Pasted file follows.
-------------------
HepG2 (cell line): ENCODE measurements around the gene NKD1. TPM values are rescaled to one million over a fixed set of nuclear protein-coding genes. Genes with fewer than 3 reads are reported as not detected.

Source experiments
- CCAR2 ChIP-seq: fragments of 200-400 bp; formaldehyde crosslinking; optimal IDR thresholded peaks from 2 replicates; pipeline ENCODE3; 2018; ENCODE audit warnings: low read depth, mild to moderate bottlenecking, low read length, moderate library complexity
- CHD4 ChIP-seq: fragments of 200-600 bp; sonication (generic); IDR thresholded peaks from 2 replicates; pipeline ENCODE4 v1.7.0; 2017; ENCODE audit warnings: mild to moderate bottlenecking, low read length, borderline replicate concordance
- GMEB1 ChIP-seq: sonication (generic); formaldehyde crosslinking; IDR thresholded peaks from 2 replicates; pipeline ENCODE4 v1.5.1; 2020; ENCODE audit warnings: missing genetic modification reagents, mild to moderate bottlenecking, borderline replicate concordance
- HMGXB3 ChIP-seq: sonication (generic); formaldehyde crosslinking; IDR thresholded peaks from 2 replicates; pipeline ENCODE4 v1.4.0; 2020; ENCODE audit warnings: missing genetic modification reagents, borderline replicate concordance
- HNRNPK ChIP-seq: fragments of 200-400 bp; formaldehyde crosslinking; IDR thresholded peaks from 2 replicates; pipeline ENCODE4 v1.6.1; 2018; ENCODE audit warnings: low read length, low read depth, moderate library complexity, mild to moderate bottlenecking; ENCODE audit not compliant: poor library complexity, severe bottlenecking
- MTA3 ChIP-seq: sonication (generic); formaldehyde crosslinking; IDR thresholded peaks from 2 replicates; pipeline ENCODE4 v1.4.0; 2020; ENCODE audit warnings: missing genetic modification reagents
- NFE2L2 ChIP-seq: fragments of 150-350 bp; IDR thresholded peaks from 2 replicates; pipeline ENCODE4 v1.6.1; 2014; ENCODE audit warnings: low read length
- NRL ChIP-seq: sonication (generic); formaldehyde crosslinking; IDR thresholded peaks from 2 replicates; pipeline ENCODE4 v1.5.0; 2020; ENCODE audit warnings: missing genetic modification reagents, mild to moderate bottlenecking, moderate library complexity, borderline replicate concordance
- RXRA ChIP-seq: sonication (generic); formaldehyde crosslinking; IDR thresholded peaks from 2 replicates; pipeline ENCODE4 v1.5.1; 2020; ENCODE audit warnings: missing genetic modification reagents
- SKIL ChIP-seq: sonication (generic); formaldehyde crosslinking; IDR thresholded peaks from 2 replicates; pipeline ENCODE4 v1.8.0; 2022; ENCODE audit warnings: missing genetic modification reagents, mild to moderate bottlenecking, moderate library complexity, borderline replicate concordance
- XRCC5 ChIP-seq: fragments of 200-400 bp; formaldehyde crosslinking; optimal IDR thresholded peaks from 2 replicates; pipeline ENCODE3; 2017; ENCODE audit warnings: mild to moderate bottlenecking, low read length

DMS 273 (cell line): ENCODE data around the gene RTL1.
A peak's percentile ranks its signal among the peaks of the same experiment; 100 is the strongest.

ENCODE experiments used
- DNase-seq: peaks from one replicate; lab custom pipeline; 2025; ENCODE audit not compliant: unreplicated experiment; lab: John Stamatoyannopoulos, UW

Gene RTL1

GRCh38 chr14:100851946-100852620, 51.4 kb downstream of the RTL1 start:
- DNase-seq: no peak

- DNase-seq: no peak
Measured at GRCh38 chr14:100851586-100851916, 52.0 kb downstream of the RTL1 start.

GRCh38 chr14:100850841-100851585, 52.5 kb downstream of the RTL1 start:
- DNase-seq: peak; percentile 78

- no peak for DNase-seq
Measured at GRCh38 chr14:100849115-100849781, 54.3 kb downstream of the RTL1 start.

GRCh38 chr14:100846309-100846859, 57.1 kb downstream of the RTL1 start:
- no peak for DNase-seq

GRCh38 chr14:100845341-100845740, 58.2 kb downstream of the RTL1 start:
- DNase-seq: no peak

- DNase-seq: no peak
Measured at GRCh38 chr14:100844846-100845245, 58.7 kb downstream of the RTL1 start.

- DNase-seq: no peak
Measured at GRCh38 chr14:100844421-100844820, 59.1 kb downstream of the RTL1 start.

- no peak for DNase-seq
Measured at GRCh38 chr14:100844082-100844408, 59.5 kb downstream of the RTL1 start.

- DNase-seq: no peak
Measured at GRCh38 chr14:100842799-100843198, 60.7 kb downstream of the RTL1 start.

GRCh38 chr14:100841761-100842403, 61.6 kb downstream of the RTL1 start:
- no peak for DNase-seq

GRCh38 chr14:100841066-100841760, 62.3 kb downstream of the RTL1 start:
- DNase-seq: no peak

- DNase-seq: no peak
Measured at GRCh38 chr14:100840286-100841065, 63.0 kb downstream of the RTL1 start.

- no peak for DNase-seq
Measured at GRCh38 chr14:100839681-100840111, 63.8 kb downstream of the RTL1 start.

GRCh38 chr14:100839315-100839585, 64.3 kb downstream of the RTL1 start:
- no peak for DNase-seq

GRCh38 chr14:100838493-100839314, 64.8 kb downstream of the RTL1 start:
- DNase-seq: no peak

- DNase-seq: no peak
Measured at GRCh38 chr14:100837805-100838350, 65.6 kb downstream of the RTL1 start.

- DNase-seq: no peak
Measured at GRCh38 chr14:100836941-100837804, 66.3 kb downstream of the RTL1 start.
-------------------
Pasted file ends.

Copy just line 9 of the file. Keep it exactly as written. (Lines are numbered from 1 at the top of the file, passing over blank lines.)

- NFE2L2 ChIP-seq: fragments of 150-350 bp; IDR thresholded peaks from 2 replicates; pipeline ENCODE4 v1.6.1; 2014; ENCODE audit warnings: low read length